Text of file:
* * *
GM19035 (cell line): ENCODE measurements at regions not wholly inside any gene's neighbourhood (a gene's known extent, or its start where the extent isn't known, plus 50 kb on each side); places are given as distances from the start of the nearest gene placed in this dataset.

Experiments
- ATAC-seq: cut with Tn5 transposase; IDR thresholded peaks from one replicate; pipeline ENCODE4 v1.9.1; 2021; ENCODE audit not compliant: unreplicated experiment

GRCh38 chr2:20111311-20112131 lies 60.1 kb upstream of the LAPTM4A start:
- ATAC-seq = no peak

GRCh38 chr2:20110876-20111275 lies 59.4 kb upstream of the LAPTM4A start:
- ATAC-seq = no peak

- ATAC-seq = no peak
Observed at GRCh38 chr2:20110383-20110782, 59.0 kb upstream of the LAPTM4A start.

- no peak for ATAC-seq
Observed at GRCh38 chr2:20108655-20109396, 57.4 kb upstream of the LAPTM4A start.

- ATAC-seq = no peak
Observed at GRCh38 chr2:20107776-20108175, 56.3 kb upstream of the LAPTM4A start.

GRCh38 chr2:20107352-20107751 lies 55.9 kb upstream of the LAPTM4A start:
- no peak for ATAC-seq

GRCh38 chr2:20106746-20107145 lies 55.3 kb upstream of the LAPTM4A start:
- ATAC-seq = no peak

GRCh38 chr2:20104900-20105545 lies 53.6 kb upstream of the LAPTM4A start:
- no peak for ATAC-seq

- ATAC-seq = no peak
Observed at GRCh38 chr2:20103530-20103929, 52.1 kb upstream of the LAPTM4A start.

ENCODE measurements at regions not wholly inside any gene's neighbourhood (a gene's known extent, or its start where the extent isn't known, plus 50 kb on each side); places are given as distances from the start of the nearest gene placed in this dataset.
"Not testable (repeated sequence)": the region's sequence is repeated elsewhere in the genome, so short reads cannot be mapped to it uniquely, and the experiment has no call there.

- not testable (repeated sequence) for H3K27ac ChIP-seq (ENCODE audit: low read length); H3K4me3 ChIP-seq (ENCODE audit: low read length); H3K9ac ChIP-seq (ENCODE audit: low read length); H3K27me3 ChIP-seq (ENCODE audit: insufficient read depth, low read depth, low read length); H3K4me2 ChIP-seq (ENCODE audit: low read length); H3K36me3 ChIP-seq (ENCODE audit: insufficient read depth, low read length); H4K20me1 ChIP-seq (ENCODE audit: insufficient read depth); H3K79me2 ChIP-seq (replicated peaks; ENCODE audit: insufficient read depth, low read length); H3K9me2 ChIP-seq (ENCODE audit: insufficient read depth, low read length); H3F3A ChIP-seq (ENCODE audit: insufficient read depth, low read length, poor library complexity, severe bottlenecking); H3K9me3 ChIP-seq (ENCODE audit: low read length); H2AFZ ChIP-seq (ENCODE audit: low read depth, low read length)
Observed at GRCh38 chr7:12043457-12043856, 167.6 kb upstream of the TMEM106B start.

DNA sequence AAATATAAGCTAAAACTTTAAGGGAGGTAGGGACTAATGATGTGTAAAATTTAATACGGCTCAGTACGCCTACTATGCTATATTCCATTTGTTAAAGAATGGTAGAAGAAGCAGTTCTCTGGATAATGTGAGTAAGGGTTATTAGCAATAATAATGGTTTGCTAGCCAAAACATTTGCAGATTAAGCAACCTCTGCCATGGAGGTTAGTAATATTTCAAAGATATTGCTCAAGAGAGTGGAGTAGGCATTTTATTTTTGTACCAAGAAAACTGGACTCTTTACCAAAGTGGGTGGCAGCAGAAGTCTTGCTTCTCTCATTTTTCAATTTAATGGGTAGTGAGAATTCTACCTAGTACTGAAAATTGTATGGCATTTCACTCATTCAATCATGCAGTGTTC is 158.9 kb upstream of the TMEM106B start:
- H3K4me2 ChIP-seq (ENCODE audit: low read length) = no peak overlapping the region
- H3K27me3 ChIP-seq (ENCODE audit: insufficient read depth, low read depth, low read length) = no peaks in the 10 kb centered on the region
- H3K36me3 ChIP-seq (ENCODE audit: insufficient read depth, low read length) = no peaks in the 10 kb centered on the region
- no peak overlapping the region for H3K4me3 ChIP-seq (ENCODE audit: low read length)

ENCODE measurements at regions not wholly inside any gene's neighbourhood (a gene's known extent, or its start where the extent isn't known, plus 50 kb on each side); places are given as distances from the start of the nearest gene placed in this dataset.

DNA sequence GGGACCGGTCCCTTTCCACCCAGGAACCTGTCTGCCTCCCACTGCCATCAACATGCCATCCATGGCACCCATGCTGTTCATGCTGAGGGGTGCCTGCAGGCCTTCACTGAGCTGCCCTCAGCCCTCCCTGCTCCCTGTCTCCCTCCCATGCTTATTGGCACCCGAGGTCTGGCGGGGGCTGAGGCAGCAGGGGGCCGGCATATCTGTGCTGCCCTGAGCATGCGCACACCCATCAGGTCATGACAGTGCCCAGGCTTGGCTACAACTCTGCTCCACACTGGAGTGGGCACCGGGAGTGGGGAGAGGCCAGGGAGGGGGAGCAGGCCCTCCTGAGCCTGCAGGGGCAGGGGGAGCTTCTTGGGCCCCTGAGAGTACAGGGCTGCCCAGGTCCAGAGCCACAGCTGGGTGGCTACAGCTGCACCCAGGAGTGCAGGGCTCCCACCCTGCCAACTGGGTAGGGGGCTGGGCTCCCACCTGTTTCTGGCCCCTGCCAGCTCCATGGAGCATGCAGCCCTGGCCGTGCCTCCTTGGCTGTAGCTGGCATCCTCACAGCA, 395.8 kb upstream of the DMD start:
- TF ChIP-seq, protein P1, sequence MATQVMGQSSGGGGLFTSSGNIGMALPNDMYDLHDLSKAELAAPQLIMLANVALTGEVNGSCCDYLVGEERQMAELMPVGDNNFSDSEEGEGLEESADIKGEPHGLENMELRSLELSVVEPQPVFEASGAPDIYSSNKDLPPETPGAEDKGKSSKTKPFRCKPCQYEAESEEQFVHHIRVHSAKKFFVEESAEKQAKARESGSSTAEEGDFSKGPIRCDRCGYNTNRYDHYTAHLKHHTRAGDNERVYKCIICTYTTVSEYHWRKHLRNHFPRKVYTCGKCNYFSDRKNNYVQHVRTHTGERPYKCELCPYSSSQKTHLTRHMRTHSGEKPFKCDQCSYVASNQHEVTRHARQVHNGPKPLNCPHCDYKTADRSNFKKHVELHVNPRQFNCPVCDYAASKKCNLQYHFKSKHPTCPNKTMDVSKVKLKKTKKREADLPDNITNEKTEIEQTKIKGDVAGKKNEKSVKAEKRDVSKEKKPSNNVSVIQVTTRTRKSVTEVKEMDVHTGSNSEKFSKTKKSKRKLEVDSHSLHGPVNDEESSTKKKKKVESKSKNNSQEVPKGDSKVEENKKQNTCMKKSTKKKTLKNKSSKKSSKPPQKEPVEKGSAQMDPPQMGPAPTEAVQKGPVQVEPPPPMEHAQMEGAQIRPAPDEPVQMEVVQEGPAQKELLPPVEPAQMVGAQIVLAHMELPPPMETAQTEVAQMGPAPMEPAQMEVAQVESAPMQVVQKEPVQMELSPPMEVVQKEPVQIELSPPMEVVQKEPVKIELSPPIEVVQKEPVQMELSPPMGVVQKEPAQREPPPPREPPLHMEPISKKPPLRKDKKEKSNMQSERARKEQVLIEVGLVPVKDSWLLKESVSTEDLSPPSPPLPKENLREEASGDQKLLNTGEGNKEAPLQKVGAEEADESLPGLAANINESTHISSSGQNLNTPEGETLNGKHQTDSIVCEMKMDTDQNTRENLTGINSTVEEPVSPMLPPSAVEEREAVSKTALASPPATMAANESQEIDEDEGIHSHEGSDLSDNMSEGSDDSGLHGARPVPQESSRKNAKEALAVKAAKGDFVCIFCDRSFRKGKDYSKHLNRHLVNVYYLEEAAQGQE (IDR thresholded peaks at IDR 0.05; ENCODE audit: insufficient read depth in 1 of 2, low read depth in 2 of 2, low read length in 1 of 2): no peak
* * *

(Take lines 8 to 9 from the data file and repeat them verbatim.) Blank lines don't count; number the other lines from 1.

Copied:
- ATAC-seq = no peak
Observed at GRCh38 chr2:20110383-20110782, 59.0 kb upstream of the LAPTM4A start.